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Newsletter Oct 2007

INTERNATIONAL NEWSLETTER ON PLANT PATHOLOGY

ISPP Newsletter 37 (4) September 2007

Material for the Newsletter is invited from individual members of ISPP, Associated Societies, Council members, Chairs of all Committees and representatives of Affiliated Societies and Supporting Organisations.

Editor: Brian J Deverall,  (E-mail)

    

In this issue: 

 

 

ISPP Public Forum at the 2008 Congress in Turin

Following the pattern established at ICPP 1998 and ICPP 2003, there will be a Public Forum on Plant Pathology and Global Food Security at ICPP 2008. The organizers of ICPP 2008 intend to involve the press in the Public Forum.

Richard Strange (r.strange@ucl.ac.uk) and Peter Scott (p.scott@cabi.org) have developed the following program for the Forum, and, at this stage, they welcome comments.

 

Public Discussion Forum
 
Plant Pathology and
GLOBAL FOOD SECURITY
 
Monday 25 August 2008
19:30 - 22:00
Lingotto Conference Centre, Torino, Italy
 
Organized by ISPP's Task Force on Global Food Security
as part of the
9th International Congress of Plant Pathology

 

THE ENORMITY OF THE PROBLEM

During the World Food Summit in Rome in 1996, Heads of States proposed to halve the number of undernourished people by 2015. In the ensuing 10 years, virtually no progress has been made towards this goal.

  • More than 800 million people do not have adequate food
  • 1.3 billion live on less than $1 a day
  • At least 10% of global food production is lost to plant disease

Plant pathologists cannot ignore the juxtaposition of these figures.

Virtually all undernourished people live in the developing countries of Asia, Africa and Latin America. Hunger and poverty are inextricably linked and the solution does not rely on one factor, but on an interrelated complex of factors that includes population, technology, policy and social changes.

Nevertheless, it is clear that reducing the impact of plant disease can help to alleviate the enormity of the problem of achieving global food security. A vast number of plant pathogens, from viroids of a few hundred nucleotides to higher plants, cause diseases in our crops. Their effects range from mild symptoms to catastrophes in which large areas planted to food crops are destroyed. Plant diseases threaten our food supplies: adequate resources should be devoted to their control.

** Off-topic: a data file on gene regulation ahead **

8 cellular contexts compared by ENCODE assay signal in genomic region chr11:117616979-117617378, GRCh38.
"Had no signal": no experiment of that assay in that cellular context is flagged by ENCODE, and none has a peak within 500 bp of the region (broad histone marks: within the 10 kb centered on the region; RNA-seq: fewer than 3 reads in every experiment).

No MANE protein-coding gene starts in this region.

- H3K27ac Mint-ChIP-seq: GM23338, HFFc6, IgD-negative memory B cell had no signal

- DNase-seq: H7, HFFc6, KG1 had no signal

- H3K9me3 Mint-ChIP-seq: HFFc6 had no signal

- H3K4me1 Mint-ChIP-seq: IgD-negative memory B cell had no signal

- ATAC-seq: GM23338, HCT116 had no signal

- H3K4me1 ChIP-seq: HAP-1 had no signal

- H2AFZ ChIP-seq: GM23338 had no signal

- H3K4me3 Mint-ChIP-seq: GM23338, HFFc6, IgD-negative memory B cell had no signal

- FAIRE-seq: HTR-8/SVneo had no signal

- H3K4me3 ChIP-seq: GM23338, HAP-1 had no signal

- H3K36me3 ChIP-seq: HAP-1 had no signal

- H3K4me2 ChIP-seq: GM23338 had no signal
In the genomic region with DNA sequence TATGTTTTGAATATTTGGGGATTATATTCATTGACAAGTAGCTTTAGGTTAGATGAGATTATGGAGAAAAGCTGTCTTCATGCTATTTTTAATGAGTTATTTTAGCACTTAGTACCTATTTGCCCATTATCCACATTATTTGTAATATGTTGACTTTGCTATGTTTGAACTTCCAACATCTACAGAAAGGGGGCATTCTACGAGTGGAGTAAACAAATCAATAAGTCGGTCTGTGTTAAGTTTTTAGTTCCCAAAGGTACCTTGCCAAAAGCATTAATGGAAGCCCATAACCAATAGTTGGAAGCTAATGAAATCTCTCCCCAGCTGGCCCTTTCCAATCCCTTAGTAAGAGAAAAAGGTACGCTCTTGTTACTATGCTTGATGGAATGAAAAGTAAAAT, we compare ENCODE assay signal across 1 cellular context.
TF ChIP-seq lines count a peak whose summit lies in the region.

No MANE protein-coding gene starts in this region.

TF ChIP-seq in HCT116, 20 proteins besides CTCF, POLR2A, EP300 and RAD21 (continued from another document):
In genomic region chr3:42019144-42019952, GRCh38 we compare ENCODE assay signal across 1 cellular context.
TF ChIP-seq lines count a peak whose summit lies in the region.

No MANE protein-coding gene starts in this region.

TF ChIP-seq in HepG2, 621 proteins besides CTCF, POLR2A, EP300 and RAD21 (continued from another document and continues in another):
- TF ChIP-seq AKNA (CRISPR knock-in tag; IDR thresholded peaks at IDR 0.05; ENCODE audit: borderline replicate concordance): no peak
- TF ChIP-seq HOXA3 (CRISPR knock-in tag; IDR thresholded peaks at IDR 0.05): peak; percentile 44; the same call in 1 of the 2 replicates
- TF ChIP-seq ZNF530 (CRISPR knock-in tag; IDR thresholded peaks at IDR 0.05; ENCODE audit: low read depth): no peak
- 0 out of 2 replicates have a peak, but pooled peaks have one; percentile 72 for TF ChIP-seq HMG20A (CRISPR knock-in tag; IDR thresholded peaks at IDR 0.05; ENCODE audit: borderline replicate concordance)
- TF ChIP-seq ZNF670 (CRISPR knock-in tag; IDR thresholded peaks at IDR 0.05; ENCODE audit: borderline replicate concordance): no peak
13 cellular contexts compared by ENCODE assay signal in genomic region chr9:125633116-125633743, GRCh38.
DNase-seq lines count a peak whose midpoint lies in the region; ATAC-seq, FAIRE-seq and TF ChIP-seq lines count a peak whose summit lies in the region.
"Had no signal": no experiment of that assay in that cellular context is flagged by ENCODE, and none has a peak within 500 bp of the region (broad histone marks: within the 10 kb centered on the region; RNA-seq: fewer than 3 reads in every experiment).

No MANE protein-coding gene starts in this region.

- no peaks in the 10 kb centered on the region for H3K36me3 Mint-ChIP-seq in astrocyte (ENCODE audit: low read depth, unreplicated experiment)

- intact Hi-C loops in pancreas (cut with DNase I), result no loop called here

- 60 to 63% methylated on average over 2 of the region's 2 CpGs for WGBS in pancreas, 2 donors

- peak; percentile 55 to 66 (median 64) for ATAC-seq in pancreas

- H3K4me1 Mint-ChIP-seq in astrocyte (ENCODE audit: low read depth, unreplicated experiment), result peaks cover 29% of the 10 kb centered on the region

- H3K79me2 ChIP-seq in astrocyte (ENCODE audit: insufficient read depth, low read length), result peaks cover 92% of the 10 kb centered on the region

WHAT ARE THE OPTIONS FOR MANAGING PLANT DISEASES TO IMPROVE FOOD SECURITY?

Six different aspects will be addressed.

  • PETER SCOTT, International Society for Plant Pathology; RICHARD STRANGE, Birkbeck College, University of London
ISPP and the challenge of food security
  • GURDEV KHUSH, World Food Prize Laureate, University of California Davis

 

Why plant diseases matter to food security
  • HARRY EVANS, JIM WALLER, CABI

 

Globalization and the threat to biosecurity
  • JAMES BROWN, John Innes Centre, Norwich
Genetic uniformity of crops and the threat to food security
  • FLORENCE WAMBUGU, Africa Harvest Biotech Foundation International; DAVID BAULCOMBE, University of Cambridge
GM as a new tool in the resistance toolbox
  • CORRADO CLINI, Global Bioenergy Partnership
Concluding remarks

These presentations will be followed by a general discussion to which all are invited to contribute.

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Pierre de Wit, APS Award Recipient

The American Phytopathological Society (APS) has announced the recipients of its 2007 awards, which were presented at the recent annual meeting in San Diego. See (www.apsnet.org/members/awards/2007.asp).

Pierre J G M de Wit of Wageningen University, The Netherlands, received the Noel T Keen Award for Research in Molecular Plant Pathology. This award recognizes individuals who have made outstanding contributions in host pathogen interactions, plant pathogens or plant-associated microbes, or molecular biology of disease development or defense mechanisms.

Most of Pierre�s career has been based in plant pathology at Wageningen University, where he became Professor in 1990 and Head of the Laboratory of Phytopathology in 1992. Pierre has made several outstanding contributions in analysing the molecular events underlying avirulence and viulence and host resistance in the interactions between the fungal pathogen Cladosporium fulvum and cultivars of tomato. Among major accomplishments was the cloning and characterization of the fungal avirulence gene, Avr9, in 1991. To-date, his research group has cloned eight effectors of C. fulvum and, to all of them, cognate Cf resistance genes have been shown to exist in wild accessions of Solanum spp..